because they need to look a million dollars.
I need to be able to sell them at a profit
and for that, they've got to be bang on.
All I'm going to do is put some hooks in the back here,
raise the mirror
and I'm going to tighten up the brackets,
give them a good crank-up to make sure the whole thing's quite steady,
..and give Sarah what she wants.
Back in Witley, Sarah spotted something distinctly masculine
in the back of Shane's car.
We've had a new patio laid
and the builders left some of the old patio covers.
Rob, on the other hand, was able to spot the feminine potential.
Maybe we can make a nice, delicate touch -
make it, maybe, a little vanity unit?
With the budget rapidly running out,
the cast-iron makeover required just one small push to prove its mettle.
I hate to walk in and be critical,
but I think you've got maybe 5% more,
-just to get them completely finished.
Rob has taken these three dank, dirty drainage covers
and with a few necessary strong-arm tactics,
has transformed them into make-up/touch-up vanity units.
Rob's final finishing touches have created
just what Sarah was looking for
and with those details taken care of,
making these into a premium product,
these unique units have been snapped up as stock
for a prestigious London outlet.
And, most importantly, for a premium price.
Sarah has returned to Witley to surprise Shane with pictures
of what his cast iron manhole covers have become
and to hand over some profit.
-Hi, there, hello. CHILDREN:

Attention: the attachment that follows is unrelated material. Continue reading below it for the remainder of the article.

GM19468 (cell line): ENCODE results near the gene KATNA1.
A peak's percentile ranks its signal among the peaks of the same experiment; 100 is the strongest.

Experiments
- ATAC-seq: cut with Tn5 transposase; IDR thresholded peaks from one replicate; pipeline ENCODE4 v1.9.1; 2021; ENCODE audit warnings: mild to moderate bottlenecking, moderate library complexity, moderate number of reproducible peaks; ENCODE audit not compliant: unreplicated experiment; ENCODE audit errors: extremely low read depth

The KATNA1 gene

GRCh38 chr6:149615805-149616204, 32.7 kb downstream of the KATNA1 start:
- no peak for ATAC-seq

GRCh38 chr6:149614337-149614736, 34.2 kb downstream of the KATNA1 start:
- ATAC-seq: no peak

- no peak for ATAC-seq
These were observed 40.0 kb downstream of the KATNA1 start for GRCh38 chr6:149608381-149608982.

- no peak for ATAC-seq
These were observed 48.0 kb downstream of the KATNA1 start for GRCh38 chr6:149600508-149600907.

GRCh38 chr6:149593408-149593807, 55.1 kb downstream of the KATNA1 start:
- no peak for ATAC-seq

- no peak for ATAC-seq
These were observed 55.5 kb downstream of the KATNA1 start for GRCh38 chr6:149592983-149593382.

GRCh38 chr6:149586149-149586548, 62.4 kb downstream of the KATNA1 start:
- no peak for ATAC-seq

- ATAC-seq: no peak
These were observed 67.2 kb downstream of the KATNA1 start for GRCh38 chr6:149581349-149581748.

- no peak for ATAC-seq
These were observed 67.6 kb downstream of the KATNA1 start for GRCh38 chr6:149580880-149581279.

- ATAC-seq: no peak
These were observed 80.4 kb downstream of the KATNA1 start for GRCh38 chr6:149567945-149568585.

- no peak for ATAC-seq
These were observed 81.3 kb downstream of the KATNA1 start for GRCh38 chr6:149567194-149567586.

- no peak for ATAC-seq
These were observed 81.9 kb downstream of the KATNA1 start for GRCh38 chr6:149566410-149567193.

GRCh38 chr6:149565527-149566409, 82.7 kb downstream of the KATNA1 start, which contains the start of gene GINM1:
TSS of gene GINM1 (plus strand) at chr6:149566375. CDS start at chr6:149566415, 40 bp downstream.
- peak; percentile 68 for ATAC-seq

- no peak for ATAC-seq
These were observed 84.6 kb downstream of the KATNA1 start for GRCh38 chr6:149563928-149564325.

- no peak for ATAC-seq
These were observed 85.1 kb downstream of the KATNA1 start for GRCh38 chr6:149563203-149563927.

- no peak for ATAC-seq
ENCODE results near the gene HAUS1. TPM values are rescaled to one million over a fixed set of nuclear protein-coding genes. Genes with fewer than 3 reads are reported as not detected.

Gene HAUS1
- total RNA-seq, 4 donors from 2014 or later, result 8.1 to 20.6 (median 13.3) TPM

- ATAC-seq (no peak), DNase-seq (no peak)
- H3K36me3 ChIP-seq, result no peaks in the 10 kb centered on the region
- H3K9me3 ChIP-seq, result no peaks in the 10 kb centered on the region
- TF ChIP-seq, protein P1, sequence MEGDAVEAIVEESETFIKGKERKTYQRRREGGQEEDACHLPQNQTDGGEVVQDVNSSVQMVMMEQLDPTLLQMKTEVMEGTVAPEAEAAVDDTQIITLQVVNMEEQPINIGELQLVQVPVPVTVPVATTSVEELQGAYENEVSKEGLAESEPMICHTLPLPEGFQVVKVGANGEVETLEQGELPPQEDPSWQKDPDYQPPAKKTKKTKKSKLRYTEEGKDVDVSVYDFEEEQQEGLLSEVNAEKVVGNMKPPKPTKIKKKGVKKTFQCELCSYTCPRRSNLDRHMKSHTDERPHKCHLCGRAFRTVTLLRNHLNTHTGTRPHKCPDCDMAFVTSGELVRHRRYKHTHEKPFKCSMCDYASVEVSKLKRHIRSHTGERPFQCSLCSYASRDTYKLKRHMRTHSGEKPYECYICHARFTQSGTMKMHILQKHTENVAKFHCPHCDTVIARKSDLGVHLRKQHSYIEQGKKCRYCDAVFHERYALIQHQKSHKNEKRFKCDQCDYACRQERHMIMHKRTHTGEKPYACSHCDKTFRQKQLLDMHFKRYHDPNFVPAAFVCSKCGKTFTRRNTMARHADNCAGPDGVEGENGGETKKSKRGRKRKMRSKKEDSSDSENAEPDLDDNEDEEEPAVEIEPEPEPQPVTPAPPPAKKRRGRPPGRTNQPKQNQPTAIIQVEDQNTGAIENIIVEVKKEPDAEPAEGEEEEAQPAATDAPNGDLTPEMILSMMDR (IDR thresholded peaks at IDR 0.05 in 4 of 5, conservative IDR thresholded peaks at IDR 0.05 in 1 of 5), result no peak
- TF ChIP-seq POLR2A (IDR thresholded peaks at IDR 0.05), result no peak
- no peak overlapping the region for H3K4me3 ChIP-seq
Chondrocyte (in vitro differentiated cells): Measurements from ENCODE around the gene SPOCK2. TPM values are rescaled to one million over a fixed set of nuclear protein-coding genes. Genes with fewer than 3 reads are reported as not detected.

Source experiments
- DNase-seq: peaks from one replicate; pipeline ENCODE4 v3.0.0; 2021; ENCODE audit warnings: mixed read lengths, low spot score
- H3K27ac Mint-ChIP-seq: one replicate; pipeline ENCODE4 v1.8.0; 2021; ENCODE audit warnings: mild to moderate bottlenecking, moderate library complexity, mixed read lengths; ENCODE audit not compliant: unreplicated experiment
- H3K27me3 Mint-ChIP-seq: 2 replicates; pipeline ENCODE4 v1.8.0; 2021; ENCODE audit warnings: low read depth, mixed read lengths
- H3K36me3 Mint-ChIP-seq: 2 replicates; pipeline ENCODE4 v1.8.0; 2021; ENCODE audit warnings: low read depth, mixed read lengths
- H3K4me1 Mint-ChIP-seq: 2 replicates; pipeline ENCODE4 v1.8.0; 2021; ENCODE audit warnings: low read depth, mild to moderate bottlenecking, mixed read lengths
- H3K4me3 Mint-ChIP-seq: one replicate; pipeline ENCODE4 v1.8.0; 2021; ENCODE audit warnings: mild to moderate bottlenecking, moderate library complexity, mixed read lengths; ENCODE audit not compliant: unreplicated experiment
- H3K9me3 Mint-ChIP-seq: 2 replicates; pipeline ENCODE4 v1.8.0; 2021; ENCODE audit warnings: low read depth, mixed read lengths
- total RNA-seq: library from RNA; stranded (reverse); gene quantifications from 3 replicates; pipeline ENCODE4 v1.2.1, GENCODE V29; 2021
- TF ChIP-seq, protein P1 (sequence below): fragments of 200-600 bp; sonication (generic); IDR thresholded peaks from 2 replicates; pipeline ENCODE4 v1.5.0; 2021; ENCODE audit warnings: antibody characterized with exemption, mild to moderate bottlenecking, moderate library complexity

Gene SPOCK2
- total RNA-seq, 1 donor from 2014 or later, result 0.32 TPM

-Shane, how are you doing?
-Nice to see you.
-Hello, there. I'm Sarah.
-Hi, there, how do you do?
Do you know what Daddy took to the tip?
-Um, the drain covers.
-And I have to say, I got a little bit enthusiastic about them.
Well, I took them to London
and there is this fantastic place in Walthamstow
which is an open studio and there's a guy there called Rob
who's a technician who runs it
and he came up with the idea
that they're very chunky, masculine things -
we should turn them completely on their head
and turn them into vanity tables.
I've actually got some pictures to show you.
They turned out... ALL: Wow!
-..we made three of them.
-He really went to town... VICKY:
-That's really cool!
Do you like them? CHILDREN: Yeah!
When they're all together, they look great and somebody has bought them.
Unfortunately, £1,000 to spend on them, to convert them,
was quite a lot of money to spend,
but we did manage to sell them at a profit.
-I've got a wad of money here.
I want to know just how much you think might be...
-How much profit?
Well, there's £500 here
and I'm really pleased to say that's all yours.
-So I don't know who gets that. Maybe it was Daddy.
-Calm down, you two.
-We'll split it.
-He was the one that took them? Split it, that's a good thing.
-Maybe give it to Mummy, she looks after things like that.
-The keeper of the cash.
The three manhole covers cost £1,000 to transform,
but with the sale of a grand and a half,
Sarah has made a profit of £500 for Shane and his family.